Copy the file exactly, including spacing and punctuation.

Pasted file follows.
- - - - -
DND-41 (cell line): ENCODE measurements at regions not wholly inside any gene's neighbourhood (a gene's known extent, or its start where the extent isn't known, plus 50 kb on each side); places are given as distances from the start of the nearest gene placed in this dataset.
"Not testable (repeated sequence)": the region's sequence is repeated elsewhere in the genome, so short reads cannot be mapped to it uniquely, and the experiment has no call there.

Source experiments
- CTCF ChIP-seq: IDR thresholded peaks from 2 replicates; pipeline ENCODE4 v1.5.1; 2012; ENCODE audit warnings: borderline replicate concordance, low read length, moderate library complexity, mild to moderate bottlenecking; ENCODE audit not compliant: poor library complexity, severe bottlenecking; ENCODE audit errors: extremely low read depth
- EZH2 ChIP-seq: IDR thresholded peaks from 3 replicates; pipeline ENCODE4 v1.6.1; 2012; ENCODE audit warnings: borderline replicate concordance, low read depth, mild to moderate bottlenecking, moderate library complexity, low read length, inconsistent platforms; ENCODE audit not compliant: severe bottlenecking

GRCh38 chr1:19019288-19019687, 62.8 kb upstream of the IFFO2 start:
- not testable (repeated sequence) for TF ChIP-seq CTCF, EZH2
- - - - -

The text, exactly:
DND-41 (cell line): ENCODE measurements at regions not wholly inside any gene's neighbourhood (a gene's known extent, or its start where the extent isn't known, plus 50 kb on each side); places are given as distances from the start of the nearest gene placed in this dataset.
"Not testable (repeated sequence)": the region's sequence is repeated elsewhere in the genome, so short reads cannot be mapped to it uniquely, and the experiment has no call there.

Source experiments
- CTCF ChIP-seq: IDR thresholded peaks from 2 replicates; pipeline ENCODE4 v1.5.1; 2012; ENCODE audit warnings: borderline replicate concordance, low read length, moderate library complexity, mild to moderate bottlenecking; ENCODE audit not compliant: poor library complexity, severe bottlenecking; ENCODE audit errors: extremely low read depth
- EZH2 ChIP-seq: IDR thresholded peaks from 3 replicates; pipeline ENCODE4 v1.6.1; 2012; ENCODE audit warnings: borderline replicate concordance, low read depth, mild to moderate bottlenecking, moderate library complexity, low read length, inconsistent platforms; ENCODE audit not compliant: severe bottlenecking

GRCh38 chr1:19019288-19019687, 62.8 kb upstream of the IFFO2 start:
- not testable (repeated sequence) for TF ChIP-seq CTCF, EZH2